Keeping cows alive and well-fed (hopefully on a beautiful, open, and spacey farm for our cow’s well-deserved happiness) for those ~3 years before they can become part of our burgers require a fair amount of energy.

A few hundred grams of beef, a tasty layer of cheese, and perhaps some tomato and a leaf of lettuce. All that adds up to about 3.7 kg of CO2 emissions, plus about half a kilo of methane.
True, most of the terrible greenhouse emissions we are producing at insane levels and harm the Earth are coming from energy generation: fossil fuels are burnt mostly for electricity, transportation, and construction. Eating less beef, lamb and dairy might only help with some 11% of those emissions directly, and food needs are complex, we can’t assume everyone could or should become vegan, but eating mindfully overall could help with much more.

What if…

To celebrate our world, all we 7+ billion people on Earth, would say thanks with a bit of mindful eating. Enjoying a meal from each ingredient’s story, appreciating every smell, every taste, every bite.

public eatup with Easter theme from the eatups app

Mindfully choosing our food: Buy local and sustainable produce, grow at home what we can, compost and reduce food waste, demand food industry to only provide what we need (perhaps once in a while a bit more, but making it the exception, not the rule)…

All of these choices can help by reducing energy and transportation emissions, decrease the demand for farming that leads to deforestation, leave space to biodiversity for balanced ecosystems, and decrease methane emissions from organic waste.

The more we take our planet’s resources for granted, the more we little by little endanger our own existence in it. And don’t think that Mars and Musk will save us all while we keep just having fun.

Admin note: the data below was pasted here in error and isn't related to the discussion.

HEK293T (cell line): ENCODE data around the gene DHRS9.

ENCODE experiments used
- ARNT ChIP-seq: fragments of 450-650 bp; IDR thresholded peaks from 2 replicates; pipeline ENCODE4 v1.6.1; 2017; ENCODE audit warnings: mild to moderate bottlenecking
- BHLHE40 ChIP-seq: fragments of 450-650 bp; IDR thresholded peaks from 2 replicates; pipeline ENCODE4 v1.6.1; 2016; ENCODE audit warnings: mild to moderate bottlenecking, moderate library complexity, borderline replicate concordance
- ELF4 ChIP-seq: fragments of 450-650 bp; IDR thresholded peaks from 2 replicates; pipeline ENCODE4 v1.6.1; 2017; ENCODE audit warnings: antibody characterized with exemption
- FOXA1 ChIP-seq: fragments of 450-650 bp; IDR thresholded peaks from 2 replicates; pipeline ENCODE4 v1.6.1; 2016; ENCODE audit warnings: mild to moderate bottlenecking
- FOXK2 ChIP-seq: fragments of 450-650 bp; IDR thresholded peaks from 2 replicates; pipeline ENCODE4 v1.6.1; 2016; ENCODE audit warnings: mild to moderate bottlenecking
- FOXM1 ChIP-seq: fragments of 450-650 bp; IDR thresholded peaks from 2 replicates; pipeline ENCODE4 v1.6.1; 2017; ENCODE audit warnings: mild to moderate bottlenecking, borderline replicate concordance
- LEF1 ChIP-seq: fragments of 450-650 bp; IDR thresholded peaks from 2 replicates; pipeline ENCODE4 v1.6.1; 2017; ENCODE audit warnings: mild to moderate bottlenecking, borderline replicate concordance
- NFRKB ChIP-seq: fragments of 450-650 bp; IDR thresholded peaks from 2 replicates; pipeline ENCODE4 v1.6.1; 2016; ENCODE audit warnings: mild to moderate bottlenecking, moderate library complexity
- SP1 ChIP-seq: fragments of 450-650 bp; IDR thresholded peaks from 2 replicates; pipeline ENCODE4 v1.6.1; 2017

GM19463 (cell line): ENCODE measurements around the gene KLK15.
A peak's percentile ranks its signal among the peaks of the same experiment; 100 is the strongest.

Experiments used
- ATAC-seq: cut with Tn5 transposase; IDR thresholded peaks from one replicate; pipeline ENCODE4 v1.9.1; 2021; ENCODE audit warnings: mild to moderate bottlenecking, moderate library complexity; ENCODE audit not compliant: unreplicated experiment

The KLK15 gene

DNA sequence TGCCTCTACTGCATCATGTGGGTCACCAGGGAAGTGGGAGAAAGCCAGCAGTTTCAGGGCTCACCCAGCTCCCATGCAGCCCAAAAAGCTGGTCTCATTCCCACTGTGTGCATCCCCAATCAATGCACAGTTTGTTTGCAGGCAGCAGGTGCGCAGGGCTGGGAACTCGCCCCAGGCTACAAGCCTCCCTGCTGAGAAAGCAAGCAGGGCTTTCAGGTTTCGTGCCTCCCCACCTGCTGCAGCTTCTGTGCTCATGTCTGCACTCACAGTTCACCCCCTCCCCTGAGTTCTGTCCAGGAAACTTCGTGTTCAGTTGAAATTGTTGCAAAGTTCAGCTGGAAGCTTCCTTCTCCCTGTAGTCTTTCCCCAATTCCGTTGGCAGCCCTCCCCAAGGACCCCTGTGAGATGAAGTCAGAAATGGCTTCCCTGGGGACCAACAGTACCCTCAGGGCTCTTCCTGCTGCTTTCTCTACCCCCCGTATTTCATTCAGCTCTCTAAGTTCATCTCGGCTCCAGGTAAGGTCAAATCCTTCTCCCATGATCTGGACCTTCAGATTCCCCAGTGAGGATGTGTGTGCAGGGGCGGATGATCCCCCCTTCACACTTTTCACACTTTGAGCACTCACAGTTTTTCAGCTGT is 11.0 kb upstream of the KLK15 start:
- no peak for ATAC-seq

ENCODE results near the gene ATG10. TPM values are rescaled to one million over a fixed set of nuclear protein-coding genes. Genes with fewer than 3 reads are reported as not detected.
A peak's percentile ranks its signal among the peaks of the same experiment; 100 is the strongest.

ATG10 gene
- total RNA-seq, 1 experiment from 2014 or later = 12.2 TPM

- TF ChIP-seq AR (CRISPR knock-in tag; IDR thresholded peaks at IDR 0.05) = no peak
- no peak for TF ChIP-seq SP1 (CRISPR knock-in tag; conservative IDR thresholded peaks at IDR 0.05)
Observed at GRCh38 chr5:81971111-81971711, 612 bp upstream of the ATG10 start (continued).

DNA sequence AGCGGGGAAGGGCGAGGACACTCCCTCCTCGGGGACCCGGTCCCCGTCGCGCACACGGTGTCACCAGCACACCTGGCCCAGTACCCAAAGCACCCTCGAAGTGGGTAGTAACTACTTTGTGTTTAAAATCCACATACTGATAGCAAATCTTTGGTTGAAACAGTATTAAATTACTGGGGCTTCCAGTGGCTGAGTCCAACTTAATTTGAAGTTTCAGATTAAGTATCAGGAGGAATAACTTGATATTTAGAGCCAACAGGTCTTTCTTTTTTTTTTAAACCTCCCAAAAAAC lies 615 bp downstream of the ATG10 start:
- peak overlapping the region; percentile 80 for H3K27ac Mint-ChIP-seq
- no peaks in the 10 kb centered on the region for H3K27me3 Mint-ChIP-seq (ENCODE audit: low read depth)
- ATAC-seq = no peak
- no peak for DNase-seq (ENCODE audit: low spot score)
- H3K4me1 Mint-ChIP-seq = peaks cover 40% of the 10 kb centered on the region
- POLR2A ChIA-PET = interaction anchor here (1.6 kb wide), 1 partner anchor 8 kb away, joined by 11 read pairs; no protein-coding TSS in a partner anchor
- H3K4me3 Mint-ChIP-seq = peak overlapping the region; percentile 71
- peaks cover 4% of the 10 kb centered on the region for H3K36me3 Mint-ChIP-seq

If we all can do this bit of mindful eating and at the same time feel healthier and more energetic, why shouldn’t we?

So if anyone out there is craving for a Monday burger… here’s an idea: Yummy vegetarian version with giant mushroom and halloumi!

At home, our diet is currently about 80% plant-based, about 17% would be dairy because our weakness is cheese and we love yogurt as well. We drink our coffees with soy milk and love it, and we try to cut on cheese because, well, while it’s just so yummy, it’s not great for either the Earth or us! And the rest?

Well — though we only do vegetarian at home — we still eat animals every now and then, mostly when iron is low, if someone special has cooked something very special, and only if it’s from sustainable and local sources. We do our bit of cutting emissions on energy and transportation (a happily carless family), avoid plastic as much as our sanity allows, buy only recycled toilet paper and don’t buy much stuff besides food.

There are many things we still can improve and we’re working on them as we speak, if you have any tips we’d love to hear!

Meanwhile, let’s turn our laptops off for this Earth day!

This post was published in Medium as well.